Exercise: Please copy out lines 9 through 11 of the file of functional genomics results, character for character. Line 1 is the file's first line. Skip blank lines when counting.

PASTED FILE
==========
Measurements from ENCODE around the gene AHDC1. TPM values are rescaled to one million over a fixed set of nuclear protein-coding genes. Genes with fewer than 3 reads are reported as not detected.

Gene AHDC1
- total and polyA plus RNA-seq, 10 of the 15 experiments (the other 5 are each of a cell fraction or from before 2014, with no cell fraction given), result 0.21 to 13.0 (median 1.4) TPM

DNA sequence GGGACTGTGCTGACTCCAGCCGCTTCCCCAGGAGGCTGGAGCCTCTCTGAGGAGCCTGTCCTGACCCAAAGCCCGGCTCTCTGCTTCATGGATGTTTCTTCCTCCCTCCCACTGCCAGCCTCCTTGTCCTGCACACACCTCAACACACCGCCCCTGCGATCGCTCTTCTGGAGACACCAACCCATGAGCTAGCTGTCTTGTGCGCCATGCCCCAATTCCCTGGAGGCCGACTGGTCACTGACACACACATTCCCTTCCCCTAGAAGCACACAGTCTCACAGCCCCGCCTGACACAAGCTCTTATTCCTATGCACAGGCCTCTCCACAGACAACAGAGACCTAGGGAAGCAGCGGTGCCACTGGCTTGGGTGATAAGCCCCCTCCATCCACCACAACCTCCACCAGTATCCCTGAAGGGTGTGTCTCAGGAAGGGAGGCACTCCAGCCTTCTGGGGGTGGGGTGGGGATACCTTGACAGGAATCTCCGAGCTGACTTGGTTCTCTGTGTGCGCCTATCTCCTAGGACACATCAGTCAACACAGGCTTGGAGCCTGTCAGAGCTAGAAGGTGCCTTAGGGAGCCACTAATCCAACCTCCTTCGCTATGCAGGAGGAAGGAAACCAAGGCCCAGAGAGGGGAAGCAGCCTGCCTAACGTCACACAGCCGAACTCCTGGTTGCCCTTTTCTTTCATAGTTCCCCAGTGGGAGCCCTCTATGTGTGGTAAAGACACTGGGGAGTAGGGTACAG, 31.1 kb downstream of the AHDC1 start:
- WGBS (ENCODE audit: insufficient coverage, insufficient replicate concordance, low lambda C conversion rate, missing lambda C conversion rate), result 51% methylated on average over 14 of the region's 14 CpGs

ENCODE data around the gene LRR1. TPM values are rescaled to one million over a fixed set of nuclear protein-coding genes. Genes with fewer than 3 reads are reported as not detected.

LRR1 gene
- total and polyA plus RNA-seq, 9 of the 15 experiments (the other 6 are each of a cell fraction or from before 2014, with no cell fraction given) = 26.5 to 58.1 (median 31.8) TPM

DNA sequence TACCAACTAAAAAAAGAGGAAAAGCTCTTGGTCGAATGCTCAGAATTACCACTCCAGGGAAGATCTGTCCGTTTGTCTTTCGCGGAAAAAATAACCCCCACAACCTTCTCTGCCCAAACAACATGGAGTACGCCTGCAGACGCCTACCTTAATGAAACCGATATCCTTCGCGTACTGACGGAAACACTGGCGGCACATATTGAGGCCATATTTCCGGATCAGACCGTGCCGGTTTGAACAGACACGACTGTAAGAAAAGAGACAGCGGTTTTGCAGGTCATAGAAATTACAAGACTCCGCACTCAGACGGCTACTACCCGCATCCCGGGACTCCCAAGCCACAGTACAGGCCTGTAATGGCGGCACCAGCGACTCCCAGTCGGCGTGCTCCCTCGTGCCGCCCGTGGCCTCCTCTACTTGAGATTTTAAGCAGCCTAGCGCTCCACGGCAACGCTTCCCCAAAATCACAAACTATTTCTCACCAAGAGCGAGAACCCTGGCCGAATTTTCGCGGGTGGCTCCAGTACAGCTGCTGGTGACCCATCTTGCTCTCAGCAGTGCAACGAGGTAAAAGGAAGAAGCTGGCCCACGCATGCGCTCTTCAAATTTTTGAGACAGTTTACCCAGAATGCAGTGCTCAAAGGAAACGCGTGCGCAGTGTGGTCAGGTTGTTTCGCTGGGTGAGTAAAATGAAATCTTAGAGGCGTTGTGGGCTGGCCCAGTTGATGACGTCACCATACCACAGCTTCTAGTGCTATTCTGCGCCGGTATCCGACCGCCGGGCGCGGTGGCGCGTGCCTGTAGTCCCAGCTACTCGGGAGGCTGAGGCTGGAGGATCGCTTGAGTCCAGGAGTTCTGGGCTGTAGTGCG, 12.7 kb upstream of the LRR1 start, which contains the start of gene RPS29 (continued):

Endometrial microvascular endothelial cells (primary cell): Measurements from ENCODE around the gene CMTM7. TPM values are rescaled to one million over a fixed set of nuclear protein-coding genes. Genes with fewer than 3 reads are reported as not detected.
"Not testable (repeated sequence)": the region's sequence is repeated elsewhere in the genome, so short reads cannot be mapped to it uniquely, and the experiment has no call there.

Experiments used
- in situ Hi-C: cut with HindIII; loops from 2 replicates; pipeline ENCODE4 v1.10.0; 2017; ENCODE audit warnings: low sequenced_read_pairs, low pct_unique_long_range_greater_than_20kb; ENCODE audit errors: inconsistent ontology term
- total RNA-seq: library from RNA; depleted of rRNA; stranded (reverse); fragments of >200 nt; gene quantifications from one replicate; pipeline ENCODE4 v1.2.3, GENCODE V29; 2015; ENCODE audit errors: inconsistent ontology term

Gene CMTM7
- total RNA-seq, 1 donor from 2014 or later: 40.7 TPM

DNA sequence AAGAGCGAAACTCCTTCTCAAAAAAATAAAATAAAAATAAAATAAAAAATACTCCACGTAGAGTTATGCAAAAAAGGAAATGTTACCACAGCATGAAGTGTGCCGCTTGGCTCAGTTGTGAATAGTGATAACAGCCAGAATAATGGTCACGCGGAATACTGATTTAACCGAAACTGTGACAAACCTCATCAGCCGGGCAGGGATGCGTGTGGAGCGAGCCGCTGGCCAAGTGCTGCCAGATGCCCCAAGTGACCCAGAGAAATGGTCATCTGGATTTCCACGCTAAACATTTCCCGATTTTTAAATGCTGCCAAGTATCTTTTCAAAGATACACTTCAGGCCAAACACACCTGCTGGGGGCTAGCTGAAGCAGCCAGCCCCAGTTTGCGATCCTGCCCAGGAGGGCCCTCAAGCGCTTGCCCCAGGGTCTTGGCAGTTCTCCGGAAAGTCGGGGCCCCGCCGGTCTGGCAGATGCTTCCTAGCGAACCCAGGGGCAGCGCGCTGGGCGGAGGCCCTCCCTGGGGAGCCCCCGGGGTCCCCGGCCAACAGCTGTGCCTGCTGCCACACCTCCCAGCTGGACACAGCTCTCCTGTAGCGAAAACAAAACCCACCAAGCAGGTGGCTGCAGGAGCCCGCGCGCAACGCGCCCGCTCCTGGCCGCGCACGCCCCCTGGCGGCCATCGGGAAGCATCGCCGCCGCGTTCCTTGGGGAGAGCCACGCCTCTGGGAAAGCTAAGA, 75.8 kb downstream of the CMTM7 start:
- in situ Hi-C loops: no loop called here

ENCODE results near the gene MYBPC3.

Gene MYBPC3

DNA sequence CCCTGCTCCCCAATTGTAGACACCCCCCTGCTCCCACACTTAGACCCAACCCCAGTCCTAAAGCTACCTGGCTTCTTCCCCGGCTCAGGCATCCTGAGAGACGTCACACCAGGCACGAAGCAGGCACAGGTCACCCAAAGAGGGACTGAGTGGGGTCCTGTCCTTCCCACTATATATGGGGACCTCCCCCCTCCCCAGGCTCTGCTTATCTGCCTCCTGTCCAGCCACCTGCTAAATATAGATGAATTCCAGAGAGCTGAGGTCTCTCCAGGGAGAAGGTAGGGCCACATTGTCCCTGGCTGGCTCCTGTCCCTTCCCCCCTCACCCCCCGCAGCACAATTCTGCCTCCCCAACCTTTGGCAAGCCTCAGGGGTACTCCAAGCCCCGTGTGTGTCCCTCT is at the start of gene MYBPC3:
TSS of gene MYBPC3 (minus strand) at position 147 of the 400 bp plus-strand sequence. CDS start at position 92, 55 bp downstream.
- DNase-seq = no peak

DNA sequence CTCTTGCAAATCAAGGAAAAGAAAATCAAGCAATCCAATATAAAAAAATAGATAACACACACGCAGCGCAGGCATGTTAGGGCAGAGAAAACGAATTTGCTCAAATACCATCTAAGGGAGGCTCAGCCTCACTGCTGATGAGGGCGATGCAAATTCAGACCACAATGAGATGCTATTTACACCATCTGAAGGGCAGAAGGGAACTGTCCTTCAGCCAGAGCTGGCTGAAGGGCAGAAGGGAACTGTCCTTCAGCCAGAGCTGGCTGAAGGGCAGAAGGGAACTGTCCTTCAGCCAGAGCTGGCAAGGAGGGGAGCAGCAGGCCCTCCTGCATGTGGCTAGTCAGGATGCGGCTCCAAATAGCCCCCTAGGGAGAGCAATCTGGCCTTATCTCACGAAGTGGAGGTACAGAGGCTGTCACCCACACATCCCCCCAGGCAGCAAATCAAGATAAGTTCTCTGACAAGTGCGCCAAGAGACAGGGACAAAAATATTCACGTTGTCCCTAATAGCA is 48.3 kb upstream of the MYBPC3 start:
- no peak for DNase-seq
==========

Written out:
DNA sequence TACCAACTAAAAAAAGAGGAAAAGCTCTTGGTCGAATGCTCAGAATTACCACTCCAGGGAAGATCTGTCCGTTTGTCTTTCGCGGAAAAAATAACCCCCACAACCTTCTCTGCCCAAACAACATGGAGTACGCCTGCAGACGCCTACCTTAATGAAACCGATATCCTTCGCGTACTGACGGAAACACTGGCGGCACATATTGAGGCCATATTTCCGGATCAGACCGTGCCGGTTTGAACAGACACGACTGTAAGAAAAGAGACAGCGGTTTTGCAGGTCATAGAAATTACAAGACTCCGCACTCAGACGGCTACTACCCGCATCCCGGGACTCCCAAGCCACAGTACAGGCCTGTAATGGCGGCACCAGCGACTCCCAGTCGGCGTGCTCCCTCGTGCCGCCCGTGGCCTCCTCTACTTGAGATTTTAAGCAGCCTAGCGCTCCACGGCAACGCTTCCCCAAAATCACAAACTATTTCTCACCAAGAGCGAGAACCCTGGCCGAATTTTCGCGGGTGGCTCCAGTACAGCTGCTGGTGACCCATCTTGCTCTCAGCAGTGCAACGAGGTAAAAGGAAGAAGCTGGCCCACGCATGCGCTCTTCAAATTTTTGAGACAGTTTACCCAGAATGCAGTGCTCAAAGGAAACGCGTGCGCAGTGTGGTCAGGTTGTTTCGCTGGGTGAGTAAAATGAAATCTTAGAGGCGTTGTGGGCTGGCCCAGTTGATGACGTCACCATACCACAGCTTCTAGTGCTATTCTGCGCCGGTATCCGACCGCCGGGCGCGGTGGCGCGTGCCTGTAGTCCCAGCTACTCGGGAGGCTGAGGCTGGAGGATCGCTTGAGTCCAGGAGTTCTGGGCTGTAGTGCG, 12.7 kb upstream of the LRR1 start, which contains the start of gene RPS29 (continued):

Endometrial microvascular endothelial cells (primary cell): Measurements from ENCODE around the gene CMTM7. TPM values are rescaled to one million over a fixed set of nuclear protein-coding genes. Genes with fewer than 3 reads are reported as not detected.
"Not testable (repeated sequence)": the region's sequence is repeated elsewhere in the genome, so short reads cannot be mapped to it uniquely, and the experiment has no call there.